Local government’s varying ability to manage natural disasters needs to be better understood by the states when delegating roles and providing support.
And while many councils share resources during natural disasters to great effect, this warrants greater state backing, the Royal Commission into National Natural Disaster Arrangements said this week.
In an interim report containing over 140 observations, the Royal Commission said more clarity on the roles and responsibilities of various levels of government would be beneficial – while also highlighting issues around betterment initiatives.
“All states have delegated to local governments significant responsibilities for aspects of managing natural disasters,” the report said.
“However, the capability and capacity of local governments to do this work appears to depend on their relative size and the resources available to them and varies across Australia.
“Notwithstanding this delegation, we would expect state governments to ensure that they retain oversight and understanding of the capabilities and capacity of local government to perform these responsibilities, and to provide support as necessary.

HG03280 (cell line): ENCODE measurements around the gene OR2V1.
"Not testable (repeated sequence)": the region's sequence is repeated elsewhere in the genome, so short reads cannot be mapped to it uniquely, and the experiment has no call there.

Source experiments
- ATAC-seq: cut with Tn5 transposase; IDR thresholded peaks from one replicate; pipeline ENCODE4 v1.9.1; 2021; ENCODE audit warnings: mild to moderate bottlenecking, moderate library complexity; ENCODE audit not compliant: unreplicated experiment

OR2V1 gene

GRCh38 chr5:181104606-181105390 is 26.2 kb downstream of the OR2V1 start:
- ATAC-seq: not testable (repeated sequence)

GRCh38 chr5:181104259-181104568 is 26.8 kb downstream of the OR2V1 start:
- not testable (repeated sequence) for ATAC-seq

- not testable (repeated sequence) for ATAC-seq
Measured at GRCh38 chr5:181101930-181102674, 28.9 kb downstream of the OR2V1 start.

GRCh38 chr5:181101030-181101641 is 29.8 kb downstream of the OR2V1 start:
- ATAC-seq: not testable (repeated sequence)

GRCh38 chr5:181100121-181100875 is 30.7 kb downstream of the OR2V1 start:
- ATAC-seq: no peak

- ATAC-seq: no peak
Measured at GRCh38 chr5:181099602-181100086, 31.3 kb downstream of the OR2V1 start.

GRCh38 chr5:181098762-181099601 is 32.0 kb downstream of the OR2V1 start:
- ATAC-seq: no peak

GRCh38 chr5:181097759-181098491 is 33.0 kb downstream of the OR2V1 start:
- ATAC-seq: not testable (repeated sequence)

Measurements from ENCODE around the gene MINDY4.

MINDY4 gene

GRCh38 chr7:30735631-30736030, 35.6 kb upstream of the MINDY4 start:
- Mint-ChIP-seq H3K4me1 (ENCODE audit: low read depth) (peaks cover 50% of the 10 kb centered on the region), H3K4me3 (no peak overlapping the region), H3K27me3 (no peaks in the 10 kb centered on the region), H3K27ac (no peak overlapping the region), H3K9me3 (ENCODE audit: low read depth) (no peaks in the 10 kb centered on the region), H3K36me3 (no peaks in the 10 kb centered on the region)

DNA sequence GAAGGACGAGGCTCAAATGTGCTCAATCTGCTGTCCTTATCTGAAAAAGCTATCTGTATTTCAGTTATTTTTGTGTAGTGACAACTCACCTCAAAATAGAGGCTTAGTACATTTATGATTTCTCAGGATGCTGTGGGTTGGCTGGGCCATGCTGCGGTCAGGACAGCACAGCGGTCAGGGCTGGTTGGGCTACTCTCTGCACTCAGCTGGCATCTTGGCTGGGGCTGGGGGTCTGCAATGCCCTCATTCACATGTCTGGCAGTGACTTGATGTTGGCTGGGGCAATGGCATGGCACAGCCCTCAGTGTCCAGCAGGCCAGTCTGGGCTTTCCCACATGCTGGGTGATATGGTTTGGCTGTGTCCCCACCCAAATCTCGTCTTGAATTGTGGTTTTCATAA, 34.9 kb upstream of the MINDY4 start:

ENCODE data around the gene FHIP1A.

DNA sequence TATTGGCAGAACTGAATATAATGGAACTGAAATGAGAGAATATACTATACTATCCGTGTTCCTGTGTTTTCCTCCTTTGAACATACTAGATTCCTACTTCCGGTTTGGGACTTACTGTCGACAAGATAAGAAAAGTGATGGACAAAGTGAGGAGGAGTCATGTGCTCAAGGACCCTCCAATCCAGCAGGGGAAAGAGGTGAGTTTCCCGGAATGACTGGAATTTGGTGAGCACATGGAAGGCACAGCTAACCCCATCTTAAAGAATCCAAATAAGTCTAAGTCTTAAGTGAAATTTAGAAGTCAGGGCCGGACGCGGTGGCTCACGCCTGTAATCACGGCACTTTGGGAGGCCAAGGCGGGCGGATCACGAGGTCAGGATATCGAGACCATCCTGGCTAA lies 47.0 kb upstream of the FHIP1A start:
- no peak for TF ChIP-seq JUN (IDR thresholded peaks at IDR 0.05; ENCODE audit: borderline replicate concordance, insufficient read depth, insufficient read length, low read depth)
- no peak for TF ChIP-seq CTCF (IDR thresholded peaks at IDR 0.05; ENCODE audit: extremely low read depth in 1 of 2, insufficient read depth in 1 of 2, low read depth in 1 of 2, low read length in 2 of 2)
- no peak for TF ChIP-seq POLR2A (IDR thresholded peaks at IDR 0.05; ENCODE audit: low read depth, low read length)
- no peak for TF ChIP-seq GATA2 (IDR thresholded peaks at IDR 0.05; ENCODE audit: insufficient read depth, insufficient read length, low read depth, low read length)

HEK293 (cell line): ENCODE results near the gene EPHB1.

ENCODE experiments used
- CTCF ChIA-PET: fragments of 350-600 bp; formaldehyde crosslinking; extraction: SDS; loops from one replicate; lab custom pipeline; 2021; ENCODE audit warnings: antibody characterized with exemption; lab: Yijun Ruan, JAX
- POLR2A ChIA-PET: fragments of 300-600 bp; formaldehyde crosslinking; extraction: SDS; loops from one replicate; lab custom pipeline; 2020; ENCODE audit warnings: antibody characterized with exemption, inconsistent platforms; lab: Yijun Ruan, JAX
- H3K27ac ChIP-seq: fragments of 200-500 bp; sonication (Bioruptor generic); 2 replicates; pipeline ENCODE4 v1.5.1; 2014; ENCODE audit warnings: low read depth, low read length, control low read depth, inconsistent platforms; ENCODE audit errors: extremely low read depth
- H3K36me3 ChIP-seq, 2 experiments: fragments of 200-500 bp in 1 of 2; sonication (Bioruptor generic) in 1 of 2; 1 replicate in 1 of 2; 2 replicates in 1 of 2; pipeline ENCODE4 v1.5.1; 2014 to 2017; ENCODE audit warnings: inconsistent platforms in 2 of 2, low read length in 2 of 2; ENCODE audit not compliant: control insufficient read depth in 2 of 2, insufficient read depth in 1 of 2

“Coordination and resource sharing between local governments often rely on regional arrangements and, in some cases, informal understandings. Current processes to facilitate sharing resources between local governments during natural disasters appear beneficial and warrant greater support.
“Cooperation and collaboration between Australian, state, territory and local governments is vital in national natural disasters, particularly in disasters that affect multiple communities and multiple jurisdictions concurrently.
“Clarity about the roles and responsibilities of various levels of government is therefore necessary to ensure services are delivered effectively and efficiently, and to ensure appropriate levels of accountability.”
On disaster recovery funding arrangements, the interim review said: “We have learned of a number of issues, including the scope of ‘betterment’ initiatives, the eligibility of certain public assets, and administrative requirements (such as preparation of a business case for new recovery programs).
“We welcome the current review of DRFA which, in part, seeks to identify pre-agreed recovery programs that can promote quick and effective delivery o recovery assistance to communities.”
Royal commission chairman Mark Binskin said the interim report had been produced to allow for preparations ahead of the 2020-21 bushfire season. The final report is due on October 28.